The contrast is deliberate, part of a strategy of social engineering that’s central to the plan to save Benton Harbor. “The intermingling that shifts a culture, makes it more upwardly mobile and creates more striving-type sensibilities naturally occurs when you bring people of different races and classes together,” Robinson said as we rode off toward the next tee. “It creates a mentality of inclusion.”
A few holes later, as Robinson vainly poked a 6-iron around in some tall grass beside the fairway looking for one of his balls, he conjured a vision of Benton Harbor’s future. “This could be a model for African-American towns,” he told me. “I want to see this turned into a great place to live, work and play and have it be predominantly black. A great place to play golf, go to the beach, with great schools, a place that turns out scholars, athletes and artists. A place that’s banging, as they say.”
During its heyday as a racially mixed, economically vibrant manufacturing center through the 1960s, Benton Harbor grew into a home to more than 20,000 people. Today its population is closer to 10,000, about 90 percent of whom are black. The per capita income of its residents is roughly $10,000; about 60 percent of its population is on some form of public assistance.
The scale of poverty in Benton Harbor is extreme, but in a general sense, the town’s woes are hardly unique for Michigan, which has been especially hard hit by the disappearance of manufacturing jobs in America. The state’s decline has been slow and steady. In the 1950s, its per capita income was 13 percent above the national average; today, it’s 7 percent below it. Michigan is the only state whose population has decreased since 2000. With the nation in the midst of a historic joblessness crisis that has left a record number of Americans living below the poverty line, only Nevada and California have higher rates of unemployment.
All over Michigan, counties are scrambling to find ways to reinvent their outdated economies. Two recurring themes in this effort have been attracting tourism and retaining corporations. Michigan’s Republican governor, Rick Snyder, a former venture capitalist, recently signed an overhaul of the state tax code that cuts business taxes by $1.7 billion, while committing $25 million to the “Pure Michigan” advertising campaign, which features local celebrities like Tim Allen urging people to visit the state.
In this context, the goings-on in Benton Harbor make a certain kind of sense — not just Harbor Shores, which was intended to lure weekenders from Chicago, roughly two hours away by car, but the other major construction project under way in town: a new, heavily tax-incentivized, $68 million, 270,000-square-foot corporate campus for Whirlpool.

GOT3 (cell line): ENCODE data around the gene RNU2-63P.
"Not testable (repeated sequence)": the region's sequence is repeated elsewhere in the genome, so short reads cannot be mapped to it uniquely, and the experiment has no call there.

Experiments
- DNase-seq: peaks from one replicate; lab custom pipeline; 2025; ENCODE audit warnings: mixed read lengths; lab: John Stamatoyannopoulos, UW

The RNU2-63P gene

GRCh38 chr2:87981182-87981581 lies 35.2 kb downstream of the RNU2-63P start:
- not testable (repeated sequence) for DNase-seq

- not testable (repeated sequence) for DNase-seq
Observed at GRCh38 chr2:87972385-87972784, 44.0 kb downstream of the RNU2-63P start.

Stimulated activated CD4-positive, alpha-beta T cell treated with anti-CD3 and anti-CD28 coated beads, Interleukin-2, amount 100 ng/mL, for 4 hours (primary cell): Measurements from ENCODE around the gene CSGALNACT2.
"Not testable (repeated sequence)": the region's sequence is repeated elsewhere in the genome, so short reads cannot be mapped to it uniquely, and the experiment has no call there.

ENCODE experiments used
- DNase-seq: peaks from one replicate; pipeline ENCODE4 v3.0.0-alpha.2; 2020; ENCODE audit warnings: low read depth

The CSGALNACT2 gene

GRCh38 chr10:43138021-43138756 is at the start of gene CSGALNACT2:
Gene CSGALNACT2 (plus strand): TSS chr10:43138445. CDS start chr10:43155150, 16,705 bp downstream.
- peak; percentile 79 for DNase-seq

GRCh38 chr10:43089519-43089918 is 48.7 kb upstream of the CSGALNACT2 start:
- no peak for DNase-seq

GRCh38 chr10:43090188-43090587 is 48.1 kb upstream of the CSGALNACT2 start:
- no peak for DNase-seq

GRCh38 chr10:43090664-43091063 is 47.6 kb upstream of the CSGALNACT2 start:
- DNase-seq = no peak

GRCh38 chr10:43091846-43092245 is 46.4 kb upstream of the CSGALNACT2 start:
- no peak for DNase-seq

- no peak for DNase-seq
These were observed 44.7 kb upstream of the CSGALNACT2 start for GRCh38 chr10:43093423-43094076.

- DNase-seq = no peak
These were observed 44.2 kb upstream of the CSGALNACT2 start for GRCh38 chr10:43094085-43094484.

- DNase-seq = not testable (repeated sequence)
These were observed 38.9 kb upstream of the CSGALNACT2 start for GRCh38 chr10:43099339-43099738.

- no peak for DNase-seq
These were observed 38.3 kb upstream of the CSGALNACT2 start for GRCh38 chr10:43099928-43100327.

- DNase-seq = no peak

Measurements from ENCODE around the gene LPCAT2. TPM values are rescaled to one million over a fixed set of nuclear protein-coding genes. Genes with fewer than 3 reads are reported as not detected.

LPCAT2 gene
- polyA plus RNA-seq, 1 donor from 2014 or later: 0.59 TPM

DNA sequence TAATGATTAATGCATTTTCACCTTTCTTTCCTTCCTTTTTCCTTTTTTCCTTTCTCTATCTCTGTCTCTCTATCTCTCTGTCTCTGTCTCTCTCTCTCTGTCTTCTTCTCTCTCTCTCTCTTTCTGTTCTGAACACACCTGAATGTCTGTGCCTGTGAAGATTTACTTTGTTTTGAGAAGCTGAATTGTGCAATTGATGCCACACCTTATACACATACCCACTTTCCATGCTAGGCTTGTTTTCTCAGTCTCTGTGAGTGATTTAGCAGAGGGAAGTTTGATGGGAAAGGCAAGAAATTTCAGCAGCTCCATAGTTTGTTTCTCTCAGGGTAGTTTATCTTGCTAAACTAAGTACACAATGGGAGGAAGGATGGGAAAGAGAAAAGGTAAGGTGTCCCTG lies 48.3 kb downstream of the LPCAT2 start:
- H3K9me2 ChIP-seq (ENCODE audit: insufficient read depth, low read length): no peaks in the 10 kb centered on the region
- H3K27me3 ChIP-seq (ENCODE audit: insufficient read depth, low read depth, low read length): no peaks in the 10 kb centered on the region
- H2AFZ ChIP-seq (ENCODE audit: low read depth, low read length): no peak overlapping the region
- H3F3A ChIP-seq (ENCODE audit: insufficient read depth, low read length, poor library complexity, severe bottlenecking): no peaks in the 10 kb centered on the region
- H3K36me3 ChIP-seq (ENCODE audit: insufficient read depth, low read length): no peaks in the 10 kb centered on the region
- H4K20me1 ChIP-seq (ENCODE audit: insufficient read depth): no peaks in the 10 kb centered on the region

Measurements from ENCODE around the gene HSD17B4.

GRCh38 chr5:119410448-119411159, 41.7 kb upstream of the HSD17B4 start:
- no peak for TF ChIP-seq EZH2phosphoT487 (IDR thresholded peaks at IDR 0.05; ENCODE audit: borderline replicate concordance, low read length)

The juxtaposition of Benton Harbor’s impoverished population and its two rising monuments to wealth — all wedged into a little more than four square miles — make it almost a caricature of economic disparity in America. But at the same time, it offers a window into one possible future for towns across the country, places that can no longer support their own economies or take care of their citizens and may ultimately have no choice but to turn their fate over to private industry and nonprofits. The way things are going, more and more states may start to look like Michigan, and more and more towns may start to look like Benton Harbor.
Benton Harbor’s City Hall, a sturdy-looking, red-brick structure on the fringe of its small downtown, was built by the federal government as part of a wave of public-works projects underwritten by the New Deal to help lift the country out of the Depression. A dedication plaque dated 1937 still hangs in the building’s small, sour-smelling lobby, surrounded by mundane symbols of the city’s decline: an “Out of Order” sign taped to a water fountain, an empty job-postings board, a case containing municipal-sports-league trophies, several of whose figurines are missing limbs.
I was greeted there one morning by the man who now runs Benton Harbor, a 67-year-old African-American man with a salt-and-pepper mustache named Joseph Harris. “Life is beautiful, isn’t it?” Harris said, smiling widely as he led me up the stairs to an empty office that he had just repossessed from the mayor.